Earlier this year, the Massachusetts Office of Campaign and Political Finance received an unusual inquiry from a state lawmaker: Could campaign funds be used to purchase bulletproof vests, gas masks and pepper spray?
It was a question the independent state agency, which regulates political spending and hands down advisory opinions on campaign finance issues, had never been asked before.
Yet in the weeks and months after the Jan. 6 U.S. Capitol riot, it is the kind of query that is surfacing with regularity both in Washington and in state capitals across the country. Alarmed by a growing number of threats, harassment and scenes of violence at government buildings, lawmakers in both parties are seeking clarity from election agencies on whether they can spend campaign dollars and taxpayer money on security and personal protective equipment — everything from body armor to panic buttons at home.
“Threats have an impact,” said Michigan Democratic state Rep. Kevin Hertel, who noted that threats against state legislators are on the rise in his state. “You can hear the fear in people’s voices when they talk about these issues.”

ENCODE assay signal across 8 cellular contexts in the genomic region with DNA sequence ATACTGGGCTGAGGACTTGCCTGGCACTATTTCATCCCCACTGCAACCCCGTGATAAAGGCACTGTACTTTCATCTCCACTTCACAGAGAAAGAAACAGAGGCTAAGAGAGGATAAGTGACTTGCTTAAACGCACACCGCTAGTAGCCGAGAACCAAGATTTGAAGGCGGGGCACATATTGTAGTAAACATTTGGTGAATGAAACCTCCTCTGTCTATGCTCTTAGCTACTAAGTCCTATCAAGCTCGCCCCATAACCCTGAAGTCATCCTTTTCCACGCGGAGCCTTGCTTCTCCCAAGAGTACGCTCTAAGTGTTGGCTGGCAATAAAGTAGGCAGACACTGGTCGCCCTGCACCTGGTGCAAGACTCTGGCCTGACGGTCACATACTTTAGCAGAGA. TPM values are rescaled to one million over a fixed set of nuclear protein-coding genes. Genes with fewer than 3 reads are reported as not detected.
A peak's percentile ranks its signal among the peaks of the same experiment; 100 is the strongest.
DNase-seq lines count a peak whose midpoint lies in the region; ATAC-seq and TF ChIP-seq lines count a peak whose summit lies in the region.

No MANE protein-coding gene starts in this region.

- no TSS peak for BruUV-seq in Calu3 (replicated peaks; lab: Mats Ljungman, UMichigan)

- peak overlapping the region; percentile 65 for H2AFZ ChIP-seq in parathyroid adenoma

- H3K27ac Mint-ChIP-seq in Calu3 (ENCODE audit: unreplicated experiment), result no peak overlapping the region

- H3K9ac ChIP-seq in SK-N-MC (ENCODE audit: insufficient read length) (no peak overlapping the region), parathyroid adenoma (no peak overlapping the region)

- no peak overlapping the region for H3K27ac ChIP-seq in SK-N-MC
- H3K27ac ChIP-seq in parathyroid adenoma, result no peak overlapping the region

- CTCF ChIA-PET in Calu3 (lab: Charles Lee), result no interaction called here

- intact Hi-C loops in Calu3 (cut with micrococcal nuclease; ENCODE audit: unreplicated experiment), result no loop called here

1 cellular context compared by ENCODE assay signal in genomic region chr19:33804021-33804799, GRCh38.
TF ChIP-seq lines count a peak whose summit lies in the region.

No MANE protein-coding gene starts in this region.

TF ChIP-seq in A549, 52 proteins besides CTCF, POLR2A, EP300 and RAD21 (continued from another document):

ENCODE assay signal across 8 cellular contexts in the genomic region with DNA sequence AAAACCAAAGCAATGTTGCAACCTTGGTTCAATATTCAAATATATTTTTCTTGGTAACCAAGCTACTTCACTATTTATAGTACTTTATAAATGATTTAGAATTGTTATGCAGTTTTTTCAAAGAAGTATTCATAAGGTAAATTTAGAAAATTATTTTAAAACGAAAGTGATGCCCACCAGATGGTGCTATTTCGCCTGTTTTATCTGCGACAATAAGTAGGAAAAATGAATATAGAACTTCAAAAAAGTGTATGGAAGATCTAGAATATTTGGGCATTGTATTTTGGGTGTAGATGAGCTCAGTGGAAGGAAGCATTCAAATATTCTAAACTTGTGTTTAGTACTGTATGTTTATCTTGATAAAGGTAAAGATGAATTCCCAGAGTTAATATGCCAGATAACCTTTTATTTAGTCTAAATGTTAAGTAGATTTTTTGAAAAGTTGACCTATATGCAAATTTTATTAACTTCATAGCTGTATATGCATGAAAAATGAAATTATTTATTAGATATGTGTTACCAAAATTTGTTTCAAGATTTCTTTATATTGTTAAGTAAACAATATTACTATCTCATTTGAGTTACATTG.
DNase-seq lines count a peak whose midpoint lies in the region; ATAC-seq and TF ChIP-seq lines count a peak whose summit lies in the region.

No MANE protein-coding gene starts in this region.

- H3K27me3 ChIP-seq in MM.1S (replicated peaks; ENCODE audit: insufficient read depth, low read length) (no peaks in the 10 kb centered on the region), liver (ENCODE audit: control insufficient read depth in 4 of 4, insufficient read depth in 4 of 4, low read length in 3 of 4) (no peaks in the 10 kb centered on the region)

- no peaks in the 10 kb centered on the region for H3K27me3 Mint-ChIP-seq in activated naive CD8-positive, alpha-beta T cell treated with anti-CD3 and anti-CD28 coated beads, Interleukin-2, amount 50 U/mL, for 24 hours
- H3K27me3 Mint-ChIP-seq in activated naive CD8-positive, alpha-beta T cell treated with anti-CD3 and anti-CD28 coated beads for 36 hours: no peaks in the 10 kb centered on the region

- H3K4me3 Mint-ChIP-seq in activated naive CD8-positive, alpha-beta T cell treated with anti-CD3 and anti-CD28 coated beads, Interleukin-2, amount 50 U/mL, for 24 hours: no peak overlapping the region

In Michigan, where law enforcement foiled a plot to kidnap the governor last year and heavily armed protesters sought to storm the floor of the House chamber, Hertel wanted to know if lawmakers could use campaign money on a home security system and ballistic vests to protect against an active shooter.
The request is still pending.
“Protective gear became one of those necessary office expenditures,” Hertel explained. “It became a cost of doing the job.”
The same is true in Washington, where the National Republican Senatorial Committee and the National Republican Congressional Committee asked the Federal Election Commission in January for an advisory opinion on whether campaign funds could be used to hire bodyguards.
Two days after that request, 32 members of Congress asked House leadership if they could pay local law enforcement and buy security upgrades for their homes and offices out of their office allowances. They were recently notified that they would receive a $65,000 increase to use for additional security.